FDA Panel Unanimously Recommends J&J Booster Shot
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Similar to yesterday’s news that the U.S. Food and Drug Administration (FDA)’s Vaccines and Related Biological Products Advisory Committee recommended Moderna’s mRNA-1273 COVID-19 booster shot, the same advisory panel recommended a booster dose of the Johnson & Johnson vaccine at least two months after the first dose. The final decision for both will be turned over the agency. Then the U.S. Centers for Disease Control and Prevention (CDC)’s own panel of advisers will consider the recommendation.
The advisory committee voted 19-0 to recommend the extra dose of the J&J shot for anyone 18 years and older. J&J has released studies showing that a booster at two or six months can bring the overall vaccine’s effectiveness up to 94%. It also does not seem to diminish over time the way the Pfizer-BioNTech vaccine appears to. On the other hand, the J&J vaccine has not demonstrated as high an efficacy level as the Pfizer-BioNTech and Moderna vaccines. Real-world studies show the J&J vaccine efficacy somewhere between 50% and 68%.
Amanda Cohn, Chief Medical Officer of the National Center for Immunization and Respiratory Diseases at the CDC and a member of the CDC’s Advisory Committee on Immunization Practices, said, “Regardless of whether or not there has been waning or this is the true effectiveness after a single dose, the effectiveness or protection of a single dose of the J&J vaccine is not equivalent to protection at this time with either two doses of an mRNA vaccine and certainly not in those groups who have now been authorized to receive a booster dose of an mRNA vaccine.”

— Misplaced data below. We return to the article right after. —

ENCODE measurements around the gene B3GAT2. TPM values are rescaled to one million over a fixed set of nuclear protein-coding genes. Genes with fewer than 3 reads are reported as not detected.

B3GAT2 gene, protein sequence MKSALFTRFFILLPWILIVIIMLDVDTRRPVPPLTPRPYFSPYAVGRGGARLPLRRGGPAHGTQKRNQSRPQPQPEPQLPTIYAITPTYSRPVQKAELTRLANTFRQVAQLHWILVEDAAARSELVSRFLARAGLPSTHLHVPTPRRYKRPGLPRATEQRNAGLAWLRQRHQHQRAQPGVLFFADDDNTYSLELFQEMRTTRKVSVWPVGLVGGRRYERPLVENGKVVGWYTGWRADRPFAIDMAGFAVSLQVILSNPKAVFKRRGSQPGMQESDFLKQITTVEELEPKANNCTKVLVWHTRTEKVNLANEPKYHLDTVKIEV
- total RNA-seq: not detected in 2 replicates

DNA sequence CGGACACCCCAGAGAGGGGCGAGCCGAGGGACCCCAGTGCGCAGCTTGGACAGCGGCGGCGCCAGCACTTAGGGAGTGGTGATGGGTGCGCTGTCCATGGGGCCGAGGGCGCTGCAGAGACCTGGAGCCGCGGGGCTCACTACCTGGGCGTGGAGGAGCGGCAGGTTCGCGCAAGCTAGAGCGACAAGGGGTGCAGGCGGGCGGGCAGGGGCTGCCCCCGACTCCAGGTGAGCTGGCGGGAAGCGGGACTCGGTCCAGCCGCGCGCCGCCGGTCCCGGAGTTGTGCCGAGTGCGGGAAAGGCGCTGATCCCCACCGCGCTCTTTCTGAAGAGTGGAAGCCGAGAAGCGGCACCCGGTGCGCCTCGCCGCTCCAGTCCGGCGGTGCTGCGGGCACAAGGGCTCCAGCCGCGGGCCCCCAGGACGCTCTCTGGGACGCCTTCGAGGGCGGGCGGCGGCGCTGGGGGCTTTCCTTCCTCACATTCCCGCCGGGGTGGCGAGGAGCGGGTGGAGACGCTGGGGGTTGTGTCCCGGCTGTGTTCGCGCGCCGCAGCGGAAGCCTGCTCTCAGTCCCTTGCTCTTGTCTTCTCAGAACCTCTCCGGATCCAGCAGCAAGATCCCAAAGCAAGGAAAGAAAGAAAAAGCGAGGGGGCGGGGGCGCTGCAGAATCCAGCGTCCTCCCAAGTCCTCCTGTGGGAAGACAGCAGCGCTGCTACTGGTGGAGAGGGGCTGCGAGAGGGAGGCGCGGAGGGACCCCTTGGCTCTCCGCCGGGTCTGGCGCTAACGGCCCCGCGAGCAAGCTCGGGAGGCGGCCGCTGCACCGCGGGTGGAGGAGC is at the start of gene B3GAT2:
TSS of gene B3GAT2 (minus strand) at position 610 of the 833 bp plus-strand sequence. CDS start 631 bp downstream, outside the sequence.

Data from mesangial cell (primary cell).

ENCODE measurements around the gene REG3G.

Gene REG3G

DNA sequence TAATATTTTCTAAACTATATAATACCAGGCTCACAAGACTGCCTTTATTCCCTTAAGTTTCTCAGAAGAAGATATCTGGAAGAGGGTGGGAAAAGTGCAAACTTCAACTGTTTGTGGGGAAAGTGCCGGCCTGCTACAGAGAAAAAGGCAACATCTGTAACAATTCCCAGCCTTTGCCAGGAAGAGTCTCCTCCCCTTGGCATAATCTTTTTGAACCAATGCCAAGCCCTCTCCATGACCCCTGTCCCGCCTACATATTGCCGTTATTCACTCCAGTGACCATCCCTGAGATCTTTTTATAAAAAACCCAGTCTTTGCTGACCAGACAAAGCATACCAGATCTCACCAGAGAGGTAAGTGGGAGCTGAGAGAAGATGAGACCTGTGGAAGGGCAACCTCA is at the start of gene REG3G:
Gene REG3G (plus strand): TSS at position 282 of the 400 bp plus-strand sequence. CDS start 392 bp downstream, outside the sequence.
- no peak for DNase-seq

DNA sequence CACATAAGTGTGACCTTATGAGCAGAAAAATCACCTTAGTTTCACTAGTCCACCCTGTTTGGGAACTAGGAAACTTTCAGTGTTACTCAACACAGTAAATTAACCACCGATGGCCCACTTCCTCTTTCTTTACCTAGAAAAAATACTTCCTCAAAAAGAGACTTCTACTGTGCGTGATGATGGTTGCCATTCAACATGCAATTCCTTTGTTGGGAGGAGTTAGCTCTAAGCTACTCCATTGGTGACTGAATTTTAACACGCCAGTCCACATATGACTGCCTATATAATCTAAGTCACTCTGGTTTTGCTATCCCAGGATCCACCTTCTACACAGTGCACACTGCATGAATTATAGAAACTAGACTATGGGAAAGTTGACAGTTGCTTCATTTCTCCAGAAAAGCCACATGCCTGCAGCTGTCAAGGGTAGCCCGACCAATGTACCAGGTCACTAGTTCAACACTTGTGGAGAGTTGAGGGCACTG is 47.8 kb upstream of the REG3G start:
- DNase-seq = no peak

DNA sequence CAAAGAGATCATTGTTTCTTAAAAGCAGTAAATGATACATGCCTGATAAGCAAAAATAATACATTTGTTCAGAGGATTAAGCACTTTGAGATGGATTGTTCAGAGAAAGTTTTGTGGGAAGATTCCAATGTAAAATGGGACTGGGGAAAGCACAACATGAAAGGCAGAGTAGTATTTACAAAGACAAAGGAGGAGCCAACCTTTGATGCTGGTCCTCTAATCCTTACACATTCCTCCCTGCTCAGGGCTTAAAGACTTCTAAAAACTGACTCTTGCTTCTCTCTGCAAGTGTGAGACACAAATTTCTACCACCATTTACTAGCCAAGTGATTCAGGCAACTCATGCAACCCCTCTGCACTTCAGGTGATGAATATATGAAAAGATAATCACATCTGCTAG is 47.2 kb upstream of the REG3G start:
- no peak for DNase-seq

The FDA’s committee’s chair, Arnold Monto, a professor of public health and epidemiology at the University of Michigan, noted, “So there is some urgency here to do something.”
The FDA committee did say there wasn’t that much data showing the J&J vaccine efficacy was dropping or that it was all that strong anyway. Archana Chatterjee, a pediatric infectious diseases expert at Rosalind Franklin University in Chicago and a member of the committee, said, “I would say I agree a second dose booster is needed to boost immunity back to the 90-plus range.”
The FDA authorized a booster shot of the Pfizer-BioNTech vaccine for people over the age of 65, individuals at high risk for severe disease and front-line healthcare workers six months after they received their second dose, on September 23. Before that it was authorized for people who were immunocompromised. Shortly afterwards, the CDC committee voted in support of it as well, but added in an additional population, people from the ages of 18-64 who are at increased risk of COVID-19 because of their work or living situation.
Another related subject that will be before the FDA and CDC is whether you can mix-and-match vaccines. Which is to say, if you received the two-dose Pfizer-BioNTech or Moderna vaccines or the one-shot J&J vaccine, can you get a booster of one of the others. The National Institutes of Health (NIH) released a study that has yet to be peer-reviewed that examined the possibility.
The study demonstrated that people who received the J&J single-shot vaccine had stronger antibody levels after receiving boosters of the Moderna or Pfizer-BioNTech shots compared to another J&J shot. People who were given the Moderna or Pfizer-BioNTech vaccines first and received either of the two as boosters had similarly strong immune responses.